"These people, you just guide them until they become these people": Learning to become a frequent indoor tanner

Jerod L. Stapleton, Benjamin F. Crabtree

Research output: Contribution to journalArticlepeer-review

1 Scopus citations


Background: Many young women experiment with using indoor tanning beds with some becoming regular users. There is a dearth of research focused on factors related to the development of regular tanning. This study was designed to gain an in-depth understanding of the experiences of a regular indoor tanning bed user for the purpose of discovering working hypotheses related to the development of this behavior. The article thesis is that initial interactions with tanning salon employees transmit insider knowledge that serves to encourage the regular use of indoor tanning beyond experimentation. Methods: We used Spradley's ethnographic interviewing technique to conduct six iterative interviews with a key informant who was an active indoor tanning bed user and former salon employee. The research was completed in the United States in 2015. Results: The informant described her experiences as a salon employee including her interactions with salon patrons. The informant was trained as a salon employee to talk about tanning as a complex process that requires multiple salon visits to achieve desired results and to develop rapport with salon patrons to be viewed as an important source of guidance and advice. In the informant's experience, indoor tanning users who viewed tanning as a complex process and felt connected to salon employees were more receptive to purchasing larger amounts of bulk tanning sessions and committing to purchasing salon memberships. Conclusions: Findings provide insights into our understanding of the development of regular tanning behavior and we propose working hypotheses about this behavior to be examined in future research. There are also implications for policy makers to reduce excessive tanning behaviors including considering point-of-sale regulations that limit sales techniques of salon employees and pricing restrictions.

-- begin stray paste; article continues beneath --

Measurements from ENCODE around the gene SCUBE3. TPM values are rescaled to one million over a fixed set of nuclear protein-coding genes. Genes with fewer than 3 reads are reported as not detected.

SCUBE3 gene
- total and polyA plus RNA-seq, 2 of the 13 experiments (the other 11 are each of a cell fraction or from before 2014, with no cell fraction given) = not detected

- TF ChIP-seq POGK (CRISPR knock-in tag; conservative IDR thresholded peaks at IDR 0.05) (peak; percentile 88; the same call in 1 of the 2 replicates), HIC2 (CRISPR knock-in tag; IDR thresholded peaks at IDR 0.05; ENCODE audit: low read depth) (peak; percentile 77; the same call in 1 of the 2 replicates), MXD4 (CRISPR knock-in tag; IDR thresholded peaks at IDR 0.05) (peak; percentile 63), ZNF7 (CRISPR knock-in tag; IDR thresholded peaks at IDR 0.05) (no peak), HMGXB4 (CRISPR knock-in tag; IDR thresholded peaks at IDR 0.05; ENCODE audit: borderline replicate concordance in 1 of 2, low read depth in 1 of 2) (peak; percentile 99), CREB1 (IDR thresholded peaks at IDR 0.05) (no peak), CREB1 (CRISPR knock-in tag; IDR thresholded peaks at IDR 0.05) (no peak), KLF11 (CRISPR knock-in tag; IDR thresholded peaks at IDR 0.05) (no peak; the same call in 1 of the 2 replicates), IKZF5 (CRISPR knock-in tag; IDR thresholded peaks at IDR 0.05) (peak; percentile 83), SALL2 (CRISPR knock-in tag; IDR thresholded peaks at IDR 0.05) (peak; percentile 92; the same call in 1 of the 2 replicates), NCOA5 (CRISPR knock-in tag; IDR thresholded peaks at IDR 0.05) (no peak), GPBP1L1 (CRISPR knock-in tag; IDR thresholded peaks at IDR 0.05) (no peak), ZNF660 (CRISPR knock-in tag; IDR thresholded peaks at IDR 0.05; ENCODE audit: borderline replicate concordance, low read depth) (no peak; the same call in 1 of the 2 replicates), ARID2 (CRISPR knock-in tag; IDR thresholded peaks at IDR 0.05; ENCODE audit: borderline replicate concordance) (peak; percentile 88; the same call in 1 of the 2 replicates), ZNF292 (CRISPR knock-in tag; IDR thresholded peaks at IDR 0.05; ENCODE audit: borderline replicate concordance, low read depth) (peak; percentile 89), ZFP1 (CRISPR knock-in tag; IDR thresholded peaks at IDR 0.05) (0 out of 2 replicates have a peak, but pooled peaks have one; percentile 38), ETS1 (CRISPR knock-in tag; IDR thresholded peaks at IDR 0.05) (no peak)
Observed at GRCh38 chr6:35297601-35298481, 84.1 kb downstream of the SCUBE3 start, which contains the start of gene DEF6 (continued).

Original languageEnglish
Article number11
JournalBMC psychology
Issue number1
StatePublished - Apr 4 2017

Bibliographical note

Funding Information:
This research was supported in part by a grant from the National Cancer Institute to Jerod Stapleton (K07 CA175115). The sponsors did not influence the design or conduct of the study, the collection, management, analysis or interpretation of the data, or the preparation, review, or approval of the manuscript.

Publisher Copyright:
© 2017 The Author(s).


  • Ethnographic interview
  • Indoor tanning
  • Key informant
  • Melanoma prevention
  • Skin cancer prevention
  • Young adults

ASJC Scopus subject areas

  • Psychology (all)


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